The HP Pavilion 20 AiO PC will be powered by Intel’s Sandy Bridge CPUs or AMD’s APUs and we’re glad that HP is supporting the competition and it is offering alternatives with decent graphics performance. The press release makes no mention of a touch interface so, as disappointing as this may be, we believe the Pavilion 20 AiO will not benefit from such an interface.

HP Pavilion 20 AIO PC
Images credits to HP

Intel Manufacturing Lead Will Make ARM CPUs Obsolete

Intel’s Medfield low-power CPU can surely be considered a success as this is Intel’s first foray into the smartphone market and despite the legacy overhead, the platform actually managed to keep up with last year’s competition.

All that aside, Medfield has the manufacturing process advantage, being produced in the company’s own 32nm process while the other ARM chips in the competition are made in 40nm technology at TSMC. Despite the manufacturing advantage, Medfield didn't excel in performance nor in power consumption. The thing is that the complexity of having to deal with the x86 overhead, the increased power consumption (greater than 40nm chips) and the lack of a clear performance lead made Medfield unappealing to smartphone makers. Most ARM performance leaders have now been moved to 28nm technology while the architecture itself has been greatly improved.

ARM’s Cortex A15 core is a very good example of improvement as the single-core performance has almost doubled in some cases and most industry insiders know that Intel’s Atom will not be able to achieve something similar in the following couple of years. Merrill Lynch’s analyst, Mr. Vivek Arya believes that Intel’s technological manufacturing lead over TSMC and Samsung will suddenly transform its Atom CPUs into performance and power efficiency super starts, XbitLabs reports. "Next-gen chip manufacturing has become a 3-horse race between Intel, TSMC and Samsung, with Intel holding a 1 to 4 year lead, in our view. As we saw in 1H12, foundries were unable to ramp 28nm capacity, leading to product delays. Rising costs/ complexity (tri-gate) could further widen this gap. We believe this could enable Intel to gain a foothold (vs. zero today) in mobile over the next 2 years, as smartphone/tablet vendors look to Intel as a second or even primary source," said Mr. Arya.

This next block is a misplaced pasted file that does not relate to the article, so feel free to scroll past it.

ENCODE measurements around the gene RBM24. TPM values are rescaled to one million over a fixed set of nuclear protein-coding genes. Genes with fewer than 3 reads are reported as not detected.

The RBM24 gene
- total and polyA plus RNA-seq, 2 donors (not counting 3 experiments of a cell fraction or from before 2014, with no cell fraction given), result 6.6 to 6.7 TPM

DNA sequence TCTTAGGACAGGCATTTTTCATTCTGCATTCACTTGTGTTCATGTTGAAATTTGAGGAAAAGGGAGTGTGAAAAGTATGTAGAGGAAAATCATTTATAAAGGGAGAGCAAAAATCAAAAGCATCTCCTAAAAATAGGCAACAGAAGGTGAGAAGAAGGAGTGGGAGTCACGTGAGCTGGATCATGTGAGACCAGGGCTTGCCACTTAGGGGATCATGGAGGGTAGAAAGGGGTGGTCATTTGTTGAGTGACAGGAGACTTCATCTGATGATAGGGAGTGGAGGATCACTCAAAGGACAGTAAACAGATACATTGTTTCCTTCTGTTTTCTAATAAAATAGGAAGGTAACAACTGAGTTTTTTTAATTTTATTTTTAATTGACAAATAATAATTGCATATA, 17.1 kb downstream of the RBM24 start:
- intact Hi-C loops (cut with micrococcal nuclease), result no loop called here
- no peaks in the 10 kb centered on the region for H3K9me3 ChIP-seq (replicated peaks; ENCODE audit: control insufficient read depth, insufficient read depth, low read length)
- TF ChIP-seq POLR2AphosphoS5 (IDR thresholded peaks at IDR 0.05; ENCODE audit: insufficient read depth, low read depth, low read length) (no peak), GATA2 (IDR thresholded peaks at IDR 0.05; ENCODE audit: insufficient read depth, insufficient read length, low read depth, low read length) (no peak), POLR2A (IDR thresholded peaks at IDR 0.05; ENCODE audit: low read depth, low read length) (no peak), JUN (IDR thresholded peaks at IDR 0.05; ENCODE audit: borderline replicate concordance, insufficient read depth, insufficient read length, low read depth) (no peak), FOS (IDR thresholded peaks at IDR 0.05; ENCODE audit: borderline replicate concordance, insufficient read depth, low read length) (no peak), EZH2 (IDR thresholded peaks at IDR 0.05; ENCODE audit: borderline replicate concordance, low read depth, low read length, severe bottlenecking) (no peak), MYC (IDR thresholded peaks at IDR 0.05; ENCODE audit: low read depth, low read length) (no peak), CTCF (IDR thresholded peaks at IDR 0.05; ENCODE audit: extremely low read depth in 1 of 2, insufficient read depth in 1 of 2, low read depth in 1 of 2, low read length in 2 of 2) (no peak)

We’d beg to differ. Moving to 22nm and adding a PowerVR SGX 544MP2 dual-core iGPU will certainly make the next-generation Intel smartphone chip have a much bigger die than a simple 22nm Medfield. Intel will get some performance improvements and maybe some power consumption reduction too, but would that make it better than Qualcomm’s APQ8064 or Nvidia’s Tegra 4? We have serious doubts that smartphone makers will suddenly give up ARM CPUs and see Intel as their primary source of mobile processors. In our opinion, Intel's 22nm mobile chips will have decent performance and power consumption, but they will keep being inferior to ARM's performance leaders and this will definitely not make them a "primary source" of mobile processors for the device manufacturers.

Intel Atom Marketing Shot
Image credits to Intel

AMD-Based Biostar A68I-350 Deluxe Mini-ITX Motherboard

The new product from Biostar Microtech is not nearly as small as a certain product that VIA released recently (VIA EPIA-P910), but it isn't much larger either, belonging to the form factor class immediately above it.

By form factor, we mean to say that A68I-350 DELUXE, as Biostar's motherboard is called, has the mini-ITX form factor (VIA's small board is a Pico-ITX). Thus, it is suited to home-theater personal computers (HTPCs) and the like, not embedded and industrial applications. For those who want to know the specific measurements, the piece of hardware is square, with a side length of 17 cm / 6.69 inches. Even in such a small package, though, A68I-350 DELUXE has all the features that a media-centric system could possibly need. The AMD Brazos 2.0 processing platform is the core of the matter, as the AMD A68 chipset is paired with an E-350D dual-core APU (accelerated processing unit). This chip runs at 1.6 GHz for the x86 cores and integrated the Radeon HD 6310 graphics (up to 512 MB shared memory). Three SATA 6.0 Gbps ports make sure that a large storage capacity can be included in whatever HTPC the motherboard ends up servicing. Even with an ODD (optical disk drive), there should be more than enough HDD and/or SSD capacity to hold one's video, music and picture collections.

As for better graphics (the integrated chip is good for media but may not be enough for some), an add-in card will be possible to install on the PCI Express x16 slot (x4 electrical). Needless to say, the mainboard gets a decent level of DRAM support as well: two DDR3-1600 memory slots. As for the rest, a pair of USB 3.0 ports, Gigabit Ethernet, a D-Sub output and an HDMI connector complete the ensemble. Biostar is already selling the A68I-350 DELUXE, so check your local retailers to see if they have it. The price should be of 66 Euro / $66-84.

Biostar A68I-350 DELUXE motherboard
Image credits to Biostar